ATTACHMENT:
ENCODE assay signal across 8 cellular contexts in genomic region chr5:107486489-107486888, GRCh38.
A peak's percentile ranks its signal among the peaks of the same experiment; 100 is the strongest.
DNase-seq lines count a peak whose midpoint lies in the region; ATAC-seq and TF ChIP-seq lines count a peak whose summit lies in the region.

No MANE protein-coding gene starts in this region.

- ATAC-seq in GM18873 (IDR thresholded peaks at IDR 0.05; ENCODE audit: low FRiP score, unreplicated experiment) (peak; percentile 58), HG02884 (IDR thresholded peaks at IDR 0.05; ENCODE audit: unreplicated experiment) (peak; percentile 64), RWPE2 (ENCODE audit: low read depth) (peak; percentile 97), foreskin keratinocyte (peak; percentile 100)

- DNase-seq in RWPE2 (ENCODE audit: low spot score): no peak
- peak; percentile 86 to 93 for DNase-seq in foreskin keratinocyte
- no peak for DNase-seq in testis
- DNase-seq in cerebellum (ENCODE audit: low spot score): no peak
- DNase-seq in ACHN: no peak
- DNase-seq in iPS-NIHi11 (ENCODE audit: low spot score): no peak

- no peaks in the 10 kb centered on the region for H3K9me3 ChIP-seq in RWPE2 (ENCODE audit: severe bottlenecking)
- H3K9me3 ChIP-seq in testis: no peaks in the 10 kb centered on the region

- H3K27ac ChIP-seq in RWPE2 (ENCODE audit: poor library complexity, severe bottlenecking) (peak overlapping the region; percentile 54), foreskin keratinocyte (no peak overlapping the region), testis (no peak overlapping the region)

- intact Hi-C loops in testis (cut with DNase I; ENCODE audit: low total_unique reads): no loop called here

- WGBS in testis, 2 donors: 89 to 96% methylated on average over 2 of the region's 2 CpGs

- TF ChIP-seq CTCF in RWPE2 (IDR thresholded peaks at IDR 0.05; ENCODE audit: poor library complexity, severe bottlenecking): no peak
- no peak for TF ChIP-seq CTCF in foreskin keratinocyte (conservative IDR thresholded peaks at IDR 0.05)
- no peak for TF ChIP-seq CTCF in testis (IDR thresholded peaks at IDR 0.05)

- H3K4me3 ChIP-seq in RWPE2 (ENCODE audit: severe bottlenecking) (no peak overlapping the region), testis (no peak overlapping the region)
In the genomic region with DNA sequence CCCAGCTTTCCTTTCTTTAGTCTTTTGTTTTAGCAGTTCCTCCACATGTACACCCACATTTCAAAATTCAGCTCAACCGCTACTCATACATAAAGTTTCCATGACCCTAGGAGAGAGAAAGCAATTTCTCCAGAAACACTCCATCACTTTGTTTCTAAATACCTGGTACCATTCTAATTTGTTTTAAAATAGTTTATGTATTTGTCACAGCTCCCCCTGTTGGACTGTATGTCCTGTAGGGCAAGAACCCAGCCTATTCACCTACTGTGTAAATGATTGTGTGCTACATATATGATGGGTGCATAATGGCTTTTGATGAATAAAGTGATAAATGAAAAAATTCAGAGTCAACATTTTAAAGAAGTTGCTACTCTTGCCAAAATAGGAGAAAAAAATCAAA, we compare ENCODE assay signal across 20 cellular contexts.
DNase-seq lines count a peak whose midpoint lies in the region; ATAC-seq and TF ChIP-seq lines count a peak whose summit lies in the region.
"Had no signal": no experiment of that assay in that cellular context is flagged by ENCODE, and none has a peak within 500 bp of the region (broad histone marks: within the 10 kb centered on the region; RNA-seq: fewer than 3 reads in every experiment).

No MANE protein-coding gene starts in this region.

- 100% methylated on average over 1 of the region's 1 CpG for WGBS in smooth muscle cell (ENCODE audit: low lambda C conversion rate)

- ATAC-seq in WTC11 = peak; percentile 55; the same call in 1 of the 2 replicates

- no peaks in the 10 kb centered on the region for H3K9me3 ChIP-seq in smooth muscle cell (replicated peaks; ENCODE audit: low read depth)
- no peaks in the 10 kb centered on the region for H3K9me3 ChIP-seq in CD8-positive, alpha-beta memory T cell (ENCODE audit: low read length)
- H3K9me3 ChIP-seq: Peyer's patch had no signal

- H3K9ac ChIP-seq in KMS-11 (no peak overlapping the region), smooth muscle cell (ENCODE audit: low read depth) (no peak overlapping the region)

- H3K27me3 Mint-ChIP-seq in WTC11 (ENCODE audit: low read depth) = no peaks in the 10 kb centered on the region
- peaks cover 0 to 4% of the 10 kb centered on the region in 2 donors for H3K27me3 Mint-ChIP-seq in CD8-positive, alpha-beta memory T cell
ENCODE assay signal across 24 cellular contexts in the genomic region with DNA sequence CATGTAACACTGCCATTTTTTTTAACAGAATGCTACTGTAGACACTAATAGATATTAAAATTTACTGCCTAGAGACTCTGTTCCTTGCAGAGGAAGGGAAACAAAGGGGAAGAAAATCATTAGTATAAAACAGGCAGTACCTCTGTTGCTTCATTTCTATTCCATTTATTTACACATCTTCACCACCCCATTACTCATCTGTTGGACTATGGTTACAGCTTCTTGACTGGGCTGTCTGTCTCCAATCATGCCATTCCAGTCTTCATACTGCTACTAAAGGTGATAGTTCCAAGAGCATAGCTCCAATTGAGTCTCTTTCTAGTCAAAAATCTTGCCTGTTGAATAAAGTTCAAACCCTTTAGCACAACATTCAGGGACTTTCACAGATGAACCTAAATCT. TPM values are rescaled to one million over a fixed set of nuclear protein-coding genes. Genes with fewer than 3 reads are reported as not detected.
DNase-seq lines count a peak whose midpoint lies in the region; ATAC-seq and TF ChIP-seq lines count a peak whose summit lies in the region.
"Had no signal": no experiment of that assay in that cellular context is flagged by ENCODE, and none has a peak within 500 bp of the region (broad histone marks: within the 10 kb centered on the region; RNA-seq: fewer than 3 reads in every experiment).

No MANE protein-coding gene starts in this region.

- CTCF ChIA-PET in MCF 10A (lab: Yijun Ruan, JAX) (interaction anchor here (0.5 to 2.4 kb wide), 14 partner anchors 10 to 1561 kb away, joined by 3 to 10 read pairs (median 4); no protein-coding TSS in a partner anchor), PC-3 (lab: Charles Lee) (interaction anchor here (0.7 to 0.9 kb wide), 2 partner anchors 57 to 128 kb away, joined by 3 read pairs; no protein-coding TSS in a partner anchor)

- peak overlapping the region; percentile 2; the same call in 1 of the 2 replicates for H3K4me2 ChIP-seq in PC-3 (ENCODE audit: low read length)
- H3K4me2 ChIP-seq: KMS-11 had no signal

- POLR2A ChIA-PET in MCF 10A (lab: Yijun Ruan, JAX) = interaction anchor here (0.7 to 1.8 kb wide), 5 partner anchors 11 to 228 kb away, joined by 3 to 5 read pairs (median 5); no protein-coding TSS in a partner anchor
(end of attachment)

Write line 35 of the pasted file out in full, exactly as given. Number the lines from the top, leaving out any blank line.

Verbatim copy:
"Had no signal": no experiment of that assay in that cellular context is flagged by ENCODE, and none has a peak within 500 bp of the region (broad histone marks: within the 10 kb centered on the region; RNA-seq: fewer than 3 reads in every experiment).